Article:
Sunday, February 10, 2008

Poem for Lent by Kimball

Because I converted from having no particular religious beliefs to Catholicism after I'd traveled down the road quite a ways, I am still getting used to the rhythms of the Church, as well as still feeling as if I walked into the middle of a large family's party in which, among other things, several arguments have been taking place for, oh, three or four centuries, at minimum. I converted in 2000.

Catholics have just entered the season of Lent, which, I suppose, the public at large connects vaguely to Mardis Gras. Lent is a time of ashes, silence, self-reflection, figurative and literal fasting, and waiting.

I found a poem about Lent by Virginia Kimball. Usually I'm not drawn immediately to religious poems connected so directly to any one particular aspect of any one faith. I tend to like poems that are spiritual in a broader sense. For instance, you don't need to be a person of any particular faith (and you may even be an atheist) to see the sense of Hopkins' praise of "dappled things" in "God's Grandeur." But Kimball's poem intrigued me, and although she is, I believe, a Dominican nun, the poem has something for non-Catholics, non-Christians, and readers with no particular religious affiliation.

Rhythm of Lent,

by Virginia Kimball

The day dims to evening,
rosy sky tingeing
cold bare limbs
with pink tinting.

Wind howls meaning,
inner soul tingling.
Frigid cold wrapping,
on a coffin tapping.

Yet off to Compline,
this first day of Lent,
darkness creeping
on the sunset seeping,
chanted prayer singing
plaintive night shortening,
incense in vision ringing.

Rhythm of days proceed,
filling steady with hope:
prayers dressed in candlelight,
dark holes in a cosmos plight.

Stars birthing from strange, deep
abysses of compressed
energy, brilliance emerging
from death, a glory surging
in mystery,
God asking Job, "were you there
when I formed the earth?" (Job 38: 4)
"Have you seen the gates of darkness?" (17)
"Was it you who formed the deep?" (8)

From the mystery of nothing
we come by the breath of God.
From a valley of darkness walking,
yearning for Christ without talking,

from dimmer to brighter,
from shorter to longer,
the steps of this path
a cadence grows greater,
the pulse of Creator,
the beat with His heart,
to faith that is stronger.

I rather like the following lines:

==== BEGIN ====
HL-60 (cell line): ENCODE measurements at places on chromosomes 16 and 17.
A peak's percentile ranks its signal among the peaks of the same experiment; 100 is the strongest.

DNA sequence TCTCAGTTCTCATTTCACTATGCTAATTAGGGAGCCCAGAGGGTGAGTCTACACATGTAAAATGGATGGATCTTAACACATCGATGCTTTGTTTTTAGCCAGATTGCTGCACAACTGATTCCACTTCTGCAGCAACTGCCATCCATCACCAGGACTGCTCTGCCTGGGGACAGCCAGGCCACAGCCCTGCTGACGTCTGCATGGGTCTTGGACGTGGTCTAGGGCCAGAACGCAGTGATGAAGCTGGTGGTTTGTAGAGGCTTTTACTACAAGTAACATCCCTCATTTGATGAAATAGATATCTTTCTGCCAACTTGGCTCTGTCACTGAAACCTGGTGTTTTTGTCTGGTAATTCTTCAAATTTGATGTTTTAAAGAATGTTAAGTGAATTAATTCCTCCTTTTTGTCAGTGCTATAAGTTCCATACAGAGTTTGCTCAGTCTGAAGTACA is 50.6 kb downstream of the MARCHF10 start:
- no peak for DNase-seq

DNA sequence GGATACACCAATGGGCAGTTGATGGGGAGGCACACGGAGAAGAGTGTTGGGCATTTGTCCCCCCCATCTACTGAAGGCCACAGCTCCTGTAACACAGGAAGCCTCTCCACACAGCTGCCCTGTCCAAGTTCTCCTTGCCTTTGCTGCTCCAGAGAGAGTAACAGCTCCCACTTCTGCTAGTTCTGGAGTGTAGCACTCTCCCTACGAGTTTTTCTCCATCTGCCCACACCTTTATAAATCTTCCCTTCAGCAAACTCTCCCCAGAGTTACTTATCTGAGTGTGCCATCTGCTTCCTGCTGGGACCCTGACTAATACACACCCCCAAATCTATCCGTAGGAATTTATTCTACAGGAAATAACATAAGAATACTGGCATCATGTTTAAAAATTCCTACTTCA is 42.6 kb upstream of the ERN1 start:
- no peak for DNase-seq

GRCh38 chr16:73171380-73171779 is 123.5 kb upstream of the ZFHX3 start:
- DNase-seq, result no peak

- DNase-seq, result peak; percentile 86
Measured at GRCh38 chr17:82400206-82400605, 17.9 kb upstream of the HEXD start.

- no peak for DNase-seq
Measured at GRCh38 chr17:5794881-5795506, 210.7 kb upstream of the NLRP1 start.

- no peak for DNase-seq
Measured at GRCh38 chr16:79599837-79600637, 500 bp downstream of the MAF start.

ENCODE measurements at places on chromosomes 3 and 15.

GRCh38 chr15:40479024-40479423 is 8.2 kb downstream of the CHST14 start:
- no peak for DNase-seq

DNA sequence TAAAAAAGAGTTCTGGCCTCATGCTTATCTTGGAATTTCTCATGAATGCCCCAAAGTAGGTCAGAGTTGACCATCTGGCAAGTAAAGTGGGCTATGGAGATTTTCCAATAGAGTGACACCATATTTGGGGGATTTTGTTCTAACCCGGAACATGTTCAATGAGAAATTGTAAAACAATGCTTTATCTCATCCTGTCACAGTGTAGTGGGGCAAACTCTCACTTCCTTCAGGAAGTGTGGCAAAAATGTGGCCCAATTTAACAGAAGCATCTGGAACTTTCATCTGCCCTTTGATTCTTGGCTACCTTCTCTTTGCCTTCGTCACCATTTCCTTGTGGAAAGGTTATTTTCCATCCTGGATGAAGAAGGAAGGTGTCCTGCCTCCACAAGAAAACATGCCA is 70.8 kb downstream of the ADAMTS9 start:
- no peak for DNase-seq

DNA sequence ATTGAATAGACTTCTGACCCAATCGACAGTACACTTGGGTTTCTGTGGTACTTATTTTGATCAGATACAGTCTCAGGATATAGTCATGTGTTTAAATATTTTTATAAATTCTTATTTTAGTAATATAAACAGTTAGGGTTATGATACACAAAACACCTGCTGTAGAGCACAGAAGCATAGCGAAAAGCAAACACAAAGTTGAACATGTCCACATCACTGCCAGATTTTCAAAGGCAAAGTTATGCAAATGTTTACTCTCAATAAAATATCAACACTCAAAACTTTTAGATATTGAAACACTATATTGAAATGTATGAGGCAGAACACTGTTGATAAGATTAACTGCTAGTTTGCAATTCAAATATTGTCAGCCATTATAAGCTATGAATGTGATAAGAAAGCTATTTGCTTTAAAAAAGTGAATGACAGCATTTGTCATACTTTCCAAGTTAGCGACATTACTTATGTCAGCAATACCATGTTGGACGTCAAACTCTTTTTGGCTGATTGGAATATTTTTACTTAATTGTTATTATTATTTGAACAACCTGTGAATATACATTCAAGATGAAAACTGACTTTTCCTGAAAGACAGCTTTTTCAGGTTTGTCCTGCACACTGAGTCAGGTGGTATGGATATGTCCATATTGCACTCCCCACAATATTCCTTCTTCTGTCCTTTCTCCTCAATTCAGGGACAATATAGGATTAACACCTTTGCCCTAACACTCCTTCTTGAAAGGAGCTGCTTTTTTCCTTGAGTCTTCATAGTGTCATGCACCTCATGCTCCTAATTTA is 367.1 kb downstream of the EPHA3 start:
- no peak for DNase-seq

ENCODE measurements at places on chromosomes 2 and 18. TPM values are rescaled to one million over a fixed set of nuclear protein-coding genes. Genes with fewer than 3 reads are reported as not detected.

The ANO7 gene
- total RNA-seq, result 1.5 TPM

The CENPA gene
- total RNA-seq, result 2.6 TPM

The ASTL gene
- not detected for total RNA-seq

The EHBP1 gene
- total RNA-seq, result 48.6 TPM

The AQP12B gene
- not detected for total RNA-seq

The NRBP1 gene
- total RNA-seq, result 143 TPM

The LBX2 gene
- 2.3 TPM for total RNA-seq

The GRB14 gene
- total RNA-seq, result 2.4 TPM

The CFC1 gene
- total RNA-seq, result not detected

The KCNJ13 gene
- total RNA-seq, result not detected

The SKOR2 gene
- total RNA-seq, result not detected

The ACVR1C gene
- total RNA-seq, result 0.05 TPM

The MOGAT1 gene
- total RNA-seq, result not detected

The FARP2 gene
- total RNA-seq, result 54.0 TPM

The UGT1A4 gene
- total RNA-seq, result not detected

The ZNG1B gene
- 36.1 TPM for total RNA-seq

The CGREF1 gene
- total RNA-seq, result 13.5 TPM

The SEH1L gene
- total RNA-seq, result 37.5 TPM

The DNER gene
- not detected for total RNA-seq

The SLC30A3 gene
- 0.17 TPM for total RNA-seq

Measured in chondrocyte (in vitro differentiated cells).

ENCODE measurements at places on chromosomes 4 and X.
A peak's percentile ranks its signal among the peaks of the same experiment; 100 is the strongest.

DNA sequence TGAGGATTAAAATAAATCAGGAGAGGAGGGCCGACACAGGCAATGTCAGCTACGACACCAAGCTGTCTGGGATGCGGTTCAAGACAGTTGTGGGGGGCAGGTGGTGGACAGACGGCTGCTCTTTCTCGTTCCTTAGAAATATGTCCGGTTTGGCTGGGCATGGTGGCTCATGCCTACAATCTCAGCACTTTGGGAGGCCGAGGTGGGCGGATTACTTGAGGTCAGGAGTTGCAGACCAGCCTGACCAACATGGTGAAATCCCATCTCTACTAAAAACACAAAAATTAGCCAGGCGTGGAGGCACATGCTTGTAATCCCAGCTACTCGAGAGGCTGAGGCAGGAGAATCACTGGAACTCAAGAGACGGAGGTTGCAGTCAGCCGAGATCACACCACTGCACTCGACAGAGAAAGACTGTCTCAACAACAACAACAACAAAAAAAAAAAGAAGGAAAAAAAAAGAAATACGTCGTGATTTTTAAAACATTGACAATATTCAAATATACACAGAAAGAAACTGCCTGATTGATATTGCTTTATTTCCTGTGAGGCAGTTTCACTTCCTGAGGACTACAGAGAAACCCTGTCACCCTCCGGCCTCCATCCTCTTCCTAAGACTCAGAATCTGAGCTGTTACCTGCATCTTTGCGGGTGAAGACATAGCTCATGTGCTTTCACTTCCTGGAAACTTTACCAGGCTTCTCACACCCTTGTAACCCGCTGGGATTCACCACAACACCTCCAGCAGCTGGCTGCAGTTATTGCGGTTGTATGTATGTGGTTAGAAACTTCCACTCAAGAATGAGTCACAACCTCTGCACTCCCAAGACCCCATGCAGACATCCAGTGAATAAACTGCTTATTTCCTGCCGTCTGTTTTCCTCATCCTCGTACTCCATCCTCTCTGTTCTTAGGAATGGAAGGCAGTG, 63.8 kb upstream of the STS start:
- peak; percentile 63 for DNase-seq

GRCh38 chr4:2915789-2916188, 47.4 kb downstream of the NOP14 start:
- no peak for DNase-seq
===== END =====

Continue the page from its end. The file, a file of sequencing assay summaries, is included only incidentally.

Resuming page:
prayers dressed in candlelight,
dark holes in a cosmos plight.

They present an unsentimental, startling image of prayer. The whole of stanza 5 is impressive. partly because, with ease and purpose, it blends modern physics into a religious poem, but also because of its stark references to God's having challenged Job. The poem is from a series of Lenten meditations by Kimball that are posted on a site at the University of Dayton.

The Jesuit priest at my parish gave a homily on Lent this weekend, and he mentioned that most Catholics are pretty predictable when it comes to giving something up for Lent. They might, for example, go on a diet or a give up a particular kind of food. The padre had no objections to these "sacrifices," but he also encouraged his listeners not just to give up something but to do something--something either to be better persons or to try to make the world a bit better. To me that was as refreshing as Kimball's poem.

Of course, the list of things I could give up is so long as to require several volumes. Food that's bad for me, impatience, self-absorption (said the blogger), and almost-constant worry are part of that heap. I guess I'll just pick one. As to what I will do, according to the padre's advice--I'm working on it, but I think I'll keep it a secret for now.

You don't need to be a Catholic to experience this time of year as one of waiting, especially in northern climes. A very large number of people in the Pacific Northwest are waiting for Winter to stop cuffing us around.
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